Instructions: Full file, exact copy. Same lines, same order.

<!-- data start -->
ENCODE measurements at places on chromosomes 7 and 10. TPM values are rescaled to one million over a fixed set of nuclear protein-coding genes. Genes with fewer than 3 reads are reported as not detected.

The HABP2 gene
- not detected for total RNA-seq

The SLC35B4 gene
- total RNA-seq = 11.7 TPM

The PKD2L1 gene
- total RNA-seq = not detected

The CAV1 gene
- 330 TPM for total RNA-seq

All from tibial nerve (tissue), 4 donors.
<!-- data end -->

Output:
ENCODE measurements at places on chromosomes 7 and 10. TPM values are rescaled to one million over a fixed set of nuclear protein-coding genes. Genes with fewer than 3 reads are reported as not detected.

The HABP2 gene
- not detected for total RNA-seq

The SLC35B4 gene
- total RNA-seq = 11.7 TPM

The PKD2L1 gene
- total RNA-seq = not detected

The CAV1 gene
- 330 TPM for total RNA-seq

All from tibial nerve (tissue), 4 donors.